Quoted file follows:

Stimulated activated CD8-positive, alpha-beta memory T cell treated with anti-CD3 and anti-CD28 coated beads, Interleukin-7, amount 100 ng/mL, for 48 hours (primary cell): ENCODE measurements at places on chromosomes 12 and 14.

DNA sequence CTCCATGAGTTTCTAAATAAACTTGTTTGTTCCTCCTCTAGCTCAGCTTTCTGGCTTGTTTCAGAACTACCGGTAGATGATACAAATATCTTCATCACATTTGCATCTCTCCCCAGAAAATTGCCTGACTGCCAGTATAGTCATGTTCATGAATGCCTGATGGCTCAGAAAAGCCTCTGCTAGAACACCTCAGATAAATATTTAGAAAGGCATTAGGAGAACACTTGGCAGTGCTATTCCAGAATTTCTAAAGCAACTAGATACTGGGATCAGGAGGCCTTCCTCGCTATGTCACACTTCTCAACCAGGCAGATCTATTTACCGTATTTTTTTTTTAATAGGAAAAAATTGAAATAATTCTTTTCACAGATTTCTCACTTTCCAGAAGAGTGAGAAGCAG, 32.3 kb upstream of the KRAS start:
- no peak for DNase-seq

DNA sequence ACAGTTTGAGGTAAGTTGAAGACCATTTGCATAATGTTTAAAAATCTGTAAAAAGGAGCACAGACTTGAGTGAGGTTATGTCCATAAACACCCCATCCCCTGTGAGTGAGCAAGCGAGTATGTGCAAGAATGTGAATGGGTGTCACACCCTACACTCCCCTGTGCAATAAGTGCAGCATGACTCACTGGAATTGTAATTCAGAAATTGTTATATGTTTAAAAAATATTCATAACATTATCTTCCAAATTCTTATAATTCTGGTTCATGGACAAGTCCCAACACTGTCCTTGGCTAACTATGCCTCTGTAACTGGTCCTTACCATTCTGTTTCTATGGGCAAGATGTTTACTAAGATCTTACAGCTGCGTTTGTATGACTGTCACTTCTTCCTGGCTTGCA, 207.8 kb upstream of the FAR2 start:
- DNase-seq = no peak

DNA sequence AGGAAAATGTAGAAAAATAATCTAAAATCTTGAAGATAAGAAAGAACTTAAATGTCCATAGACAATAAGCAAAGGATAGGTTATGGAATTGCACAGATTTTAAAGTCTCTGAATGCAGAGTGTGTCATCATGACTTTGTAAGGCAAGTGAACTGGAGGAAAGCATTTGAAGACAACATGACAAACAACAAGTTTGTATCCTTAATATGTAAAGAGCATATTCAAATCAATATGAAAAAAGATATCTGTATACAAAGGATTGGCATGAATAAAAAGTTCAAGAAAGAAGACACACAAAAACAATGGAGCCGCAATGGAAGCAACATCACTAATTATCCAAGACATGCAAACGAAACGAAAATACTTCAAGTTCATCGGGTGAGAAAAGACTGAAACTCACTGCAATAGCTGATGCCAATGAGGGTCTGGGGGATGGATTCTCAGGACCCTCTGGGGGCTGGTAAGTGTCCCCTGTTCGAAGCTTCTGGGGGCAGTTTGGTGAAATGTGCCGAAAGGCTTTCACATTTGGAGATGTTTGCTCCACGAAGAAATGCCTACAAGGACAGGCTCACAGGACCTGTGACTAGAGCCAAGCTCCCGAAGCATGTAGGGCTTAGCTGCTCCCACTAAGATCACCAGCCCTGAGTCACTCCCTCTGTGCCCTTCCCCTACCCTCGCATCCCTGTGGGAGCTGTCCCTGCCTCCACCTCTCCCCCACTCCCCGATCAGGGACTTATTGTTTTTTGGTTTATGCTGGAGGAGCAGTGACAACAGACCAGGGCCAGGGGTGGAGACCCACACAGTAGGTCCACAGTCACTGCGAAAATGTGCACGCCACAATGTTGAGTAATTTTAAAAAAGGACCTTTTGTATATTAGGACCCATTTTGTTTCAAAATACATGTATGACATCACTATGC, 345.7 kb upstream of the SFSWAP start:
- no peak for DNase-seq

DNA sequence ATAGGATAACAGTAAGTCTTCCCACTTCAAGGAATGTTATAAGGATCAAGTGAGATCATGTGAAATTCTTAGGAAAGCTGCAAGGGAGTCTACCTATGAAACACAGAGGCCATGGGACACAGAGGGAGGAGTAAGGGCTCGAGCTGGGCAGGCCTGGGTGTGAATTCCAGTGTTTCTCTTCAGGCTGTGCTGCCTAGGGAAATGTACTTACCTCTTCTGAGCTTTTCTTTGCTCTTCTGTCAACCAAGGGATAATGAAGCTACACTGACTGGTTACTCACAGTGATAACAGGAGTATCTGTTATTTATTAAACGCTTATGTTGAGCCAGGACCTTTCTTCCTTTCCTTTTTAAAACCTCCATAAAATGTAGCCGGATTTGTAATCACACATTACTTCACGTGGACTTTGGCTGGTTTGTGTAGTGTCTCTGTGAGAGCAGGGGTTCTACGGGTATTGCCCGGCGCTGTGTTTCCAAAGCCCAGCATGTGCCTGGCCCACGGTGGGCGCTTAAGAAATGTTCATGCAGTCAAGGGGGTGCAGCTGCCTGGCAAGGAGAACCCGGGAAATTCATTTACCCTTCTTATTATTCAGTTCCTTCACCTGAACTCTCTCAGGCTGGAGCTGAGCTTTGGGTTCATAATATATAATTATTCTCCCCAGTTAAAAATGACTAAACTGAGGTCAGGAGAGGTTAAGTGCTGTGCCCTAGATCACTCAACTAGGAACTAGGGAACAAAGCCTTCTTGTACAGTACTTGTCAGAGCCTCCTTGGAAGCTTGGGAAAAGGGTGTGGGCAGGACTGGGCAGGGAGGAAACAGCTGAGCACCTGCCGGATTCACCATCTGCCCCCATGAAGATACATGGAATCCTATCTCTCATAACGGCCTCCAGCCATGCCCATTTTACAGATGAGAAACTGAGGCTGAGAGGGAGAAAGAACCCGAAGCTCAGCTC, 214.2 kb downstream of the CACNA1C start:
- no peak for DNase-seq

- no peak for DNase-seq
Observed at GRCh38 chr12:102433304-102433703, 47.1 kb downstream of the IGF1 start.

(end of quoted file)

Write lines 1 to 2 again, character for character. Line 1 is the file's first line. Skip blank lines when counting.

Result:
Stimulated activated CD8-positive, alpha-beta memory T cell treated with anti-CD3 and anti-CD28 coated beads, Interleukin-7, amount 100 ng/mL, for 48 hours (primary cell): ENCODE measurements at places on chromosomes 12 and 14.

DNA sequence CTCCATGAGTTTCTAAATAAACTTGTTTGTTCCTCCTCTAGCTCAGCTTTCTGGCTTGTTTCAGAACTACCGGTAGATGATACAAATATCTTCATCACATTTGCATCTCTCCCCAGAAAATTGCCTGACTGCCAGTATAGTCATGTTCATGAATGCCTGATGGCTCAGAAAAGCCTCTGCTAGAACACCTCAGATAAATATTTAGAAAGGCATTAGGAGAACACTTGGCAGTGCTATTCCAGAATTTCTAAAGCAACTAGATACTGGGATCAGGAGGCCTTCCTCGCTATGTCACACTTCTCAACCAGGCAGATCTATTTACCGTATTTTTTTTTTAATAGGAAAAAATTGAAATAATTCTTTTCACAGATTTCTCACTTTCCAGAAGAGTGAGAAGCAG, 32.3 kb upstream of the KRAS start: